A step-by-step guide to breast self-exam:
STEP 1- Inspection (Look): Examine your breasts in a mirror with hands on your hips
– Remove your shirt and bra and position yourself in front of a mirror. Your arms should be at your sides.
– Keep an eye out for any changes to the nipples, dimpling in the skin, breast swelling, or breast shape.
– Next, extend your arms wide in front of you while searching for the same things.
– Then, press firmly with your hands on your hips to get your chest muscles to contract. See the same changes once more. Don’t forget to inspect both breasts.
STEP 2- Raise your arms and examine your breasts
Raise your arms and look for the same changes as mentioned in step 1.
STEP 3: Look for signs of breast fluid
Look for any signs of fluid leaking from one or both nipples while you’re looking in the mirror (this could be a watery, milky, or yellow fluid or blood).
STEP 4: Palpation (Feel): Feel for breast lumps while lying down
Your breast tissue spreads more evenly while you’re lying down. So if your breasts are big, this is an excellent posture to feel for changes.
– Place a pillow beneath your right shoulder when lying down. your right arm should be behind your head.
– Use the same method as in step 2 with your left hand, pressing all areas of the breast tissue and under your arm with the pads of your fingers.
– Last but not least, flip the pillow to the opposite side and examine the opposite breast and armpit.
– Before gently squeezing the nipple to check for discharge, make sure to look under the areola.
STEP 5: Feel your breasts for lumps while standing or sitting
– With your shirt and bra off, examine your left breast with your right hand, then your right breast. Press on each area of one breast using the pads of your three middle fingers.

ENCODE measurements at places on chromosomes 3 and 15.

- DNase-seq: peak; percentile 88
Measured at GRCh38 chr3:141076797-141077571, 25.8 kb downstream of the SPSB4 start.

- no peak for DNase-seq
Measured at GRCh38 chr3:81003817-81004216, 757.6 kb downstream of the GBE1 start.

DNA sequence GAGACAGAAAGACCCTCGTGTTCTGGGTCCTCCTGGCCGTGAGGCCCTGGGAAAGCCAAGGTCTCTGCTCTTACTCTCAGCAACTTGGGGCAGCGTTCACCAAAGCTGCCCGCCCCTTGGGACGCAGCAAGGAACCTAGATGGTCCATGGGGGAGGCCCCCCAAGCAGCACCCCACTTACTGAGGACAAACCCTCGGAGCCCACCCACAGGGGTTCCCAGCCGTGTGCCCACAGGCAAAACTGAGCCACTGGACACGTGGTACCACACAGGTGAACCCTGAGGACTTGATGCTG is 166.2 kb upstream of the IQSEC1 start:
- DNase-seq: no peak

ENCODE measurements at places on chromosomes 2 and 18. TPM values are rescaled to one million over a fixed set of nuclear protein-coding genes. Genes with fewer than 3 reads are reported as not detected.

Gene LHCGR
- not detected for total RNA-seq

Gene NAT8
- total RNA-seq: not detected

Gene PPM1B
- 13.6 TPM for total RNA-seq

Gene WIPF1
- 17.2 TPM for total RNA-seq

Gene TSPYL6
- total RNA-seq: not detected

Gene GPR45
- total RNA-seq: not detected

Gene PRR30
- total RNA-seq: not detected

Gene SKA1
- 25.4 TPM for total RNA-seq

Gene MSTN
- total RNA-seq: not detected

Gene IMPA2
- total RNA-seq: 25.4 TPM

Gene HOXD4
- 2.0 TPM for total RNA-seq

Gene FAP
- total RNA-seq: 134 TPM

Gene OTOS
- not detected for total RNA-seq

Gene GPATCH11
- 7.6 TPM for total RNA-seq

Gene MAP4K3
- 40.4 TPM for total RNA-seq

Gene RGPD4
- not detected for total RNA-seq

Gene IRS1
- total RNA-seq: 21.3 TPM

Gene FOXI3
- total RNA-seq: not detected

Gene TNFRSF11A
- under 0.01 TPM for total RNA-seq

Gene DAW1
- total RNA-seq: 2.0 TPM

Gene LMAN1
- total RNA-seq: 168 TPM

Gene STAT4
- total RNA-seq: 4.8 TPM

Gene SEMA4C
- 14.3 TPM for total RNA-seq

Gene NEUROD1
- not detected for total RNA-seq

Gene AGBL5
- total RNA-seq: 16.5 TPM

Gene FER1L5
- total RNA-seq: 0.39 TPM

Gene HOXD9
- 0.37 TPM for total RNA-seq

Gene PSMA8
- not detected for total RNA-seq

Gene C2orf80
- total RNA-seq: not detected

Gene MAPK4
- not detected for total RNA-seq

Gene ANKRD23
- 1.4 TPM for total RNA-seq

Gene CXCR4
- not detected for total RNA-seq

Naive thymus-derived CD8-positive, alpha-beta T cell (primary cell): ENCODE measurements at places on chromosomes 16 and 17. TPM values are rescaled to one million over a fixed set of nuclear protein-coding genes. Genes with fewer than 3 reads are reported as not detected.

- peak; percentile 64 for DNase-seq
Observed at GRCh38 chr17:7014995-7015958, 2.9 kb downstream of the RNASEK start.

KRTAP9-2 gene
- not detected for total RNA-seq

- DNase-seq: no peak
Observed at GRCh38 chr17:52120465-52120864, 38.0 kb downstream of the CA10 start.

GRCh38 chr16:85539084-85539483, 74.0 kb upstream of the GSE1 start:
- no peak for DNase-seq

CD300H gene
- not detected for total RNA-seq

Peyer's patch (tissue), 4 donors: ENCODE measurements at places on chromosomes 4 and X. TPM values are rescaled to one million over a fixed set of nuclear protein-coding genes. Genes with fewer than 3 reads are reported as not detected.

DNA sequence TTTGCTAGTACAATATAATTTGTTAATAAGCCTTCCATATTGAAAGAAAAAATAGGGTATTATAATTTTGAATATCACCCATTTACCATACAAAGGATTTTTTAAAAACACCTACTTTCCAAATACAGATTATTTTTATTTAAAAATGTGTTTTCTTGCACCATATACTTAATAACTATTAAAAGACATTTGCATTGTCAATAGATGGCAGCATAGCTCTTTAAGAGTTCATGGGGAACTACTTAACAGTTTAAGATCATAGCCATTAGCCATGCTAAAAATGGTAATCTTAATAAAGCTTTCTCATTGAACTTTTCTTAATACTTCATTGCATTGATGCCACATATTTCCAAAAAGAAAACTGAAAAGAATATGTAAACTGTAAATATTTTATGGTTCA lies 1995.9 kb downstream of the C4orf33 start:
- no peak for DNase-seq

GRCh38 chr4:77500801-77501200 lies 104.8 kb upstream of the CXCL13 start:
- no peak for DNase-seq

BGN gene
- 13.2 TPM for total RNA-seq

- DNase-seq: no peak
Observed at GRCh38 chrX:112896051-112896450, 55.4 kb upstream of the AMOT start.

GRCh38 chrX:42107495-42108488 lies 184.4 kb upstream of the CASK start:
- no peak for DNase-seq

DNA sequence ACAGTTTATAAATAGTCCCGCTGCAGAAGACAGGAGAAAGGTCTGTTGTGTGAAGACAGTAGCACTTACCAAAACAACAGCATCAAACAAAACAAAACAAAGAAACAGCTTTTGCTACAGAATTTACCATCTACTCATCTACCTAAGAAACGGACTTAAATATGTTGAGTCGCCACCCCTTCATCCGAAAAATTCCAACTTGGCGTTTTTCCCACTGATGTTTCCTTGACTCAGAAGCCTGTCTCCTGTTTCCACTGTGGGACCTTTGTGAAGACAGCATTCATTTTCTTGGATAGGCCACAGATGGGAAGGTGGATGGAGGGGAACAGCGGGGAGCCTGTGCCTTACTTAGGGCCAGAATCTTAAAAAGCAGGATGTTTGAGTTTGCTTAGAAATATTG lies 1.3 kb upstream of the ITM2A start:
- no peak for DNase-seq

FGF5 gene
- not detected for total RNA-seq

– First, apply light pressure, then medium, and finally firm. Check your body for any lumps, thick areas, or other changes. You should ensure that you touch every point by using a circular pattern.
– Then, firmly press the tissue against the arm. Before gently squeezing the nipple to check for discharge, make sure to look under the areola.
– Cover the entire breast from top to bottom, side to side — from your collarbone to the top of your abdomen, and from your armpit to your cleavage.
– Follow the same procedure on the opposite side of your body.
“The majority of irregularities are not indicative of breast cancer, so if you see any, stay calm and consult your healthcare professional for additional analysis and timely intervention,” advises Dr Alka Dahiya.
Breast Cancer: Preventive care
According to The American Cancer Society, breast cancer cannot be entirely avoided. However, there are certain things you may do to possibly reduce your risk. Being born a woman and getting older are two risk variables that you have no control over. But, other risk factors are manageable and may reduce your risk.
As per the American Cancer Society, here are some additional steps for all women that might reduce the risk of developing breast cancer:
– Stay at a healthy weight.
– Physically active.
– Alcohol in moderation.
– Genetic counselling and testing.
– Medicines to lower breast cancer risk for women at increased risk.
– Preventive surgery for women with very high breast cancer risk.
– Close observation.
Lastly, Dr Vidhi Shah remarks that women should take out a total of 15 minutes in their busy schedule every month for a simple self-examination to detect lumps (benign or malignant) at home. Just like women tend to care for their families, similarly, they should be able to help themselves as well. It is easier to detect the early onset of cancer when women are comfortable with their bodies and feel at ease while looking at feeling their bodies to check for any lumps.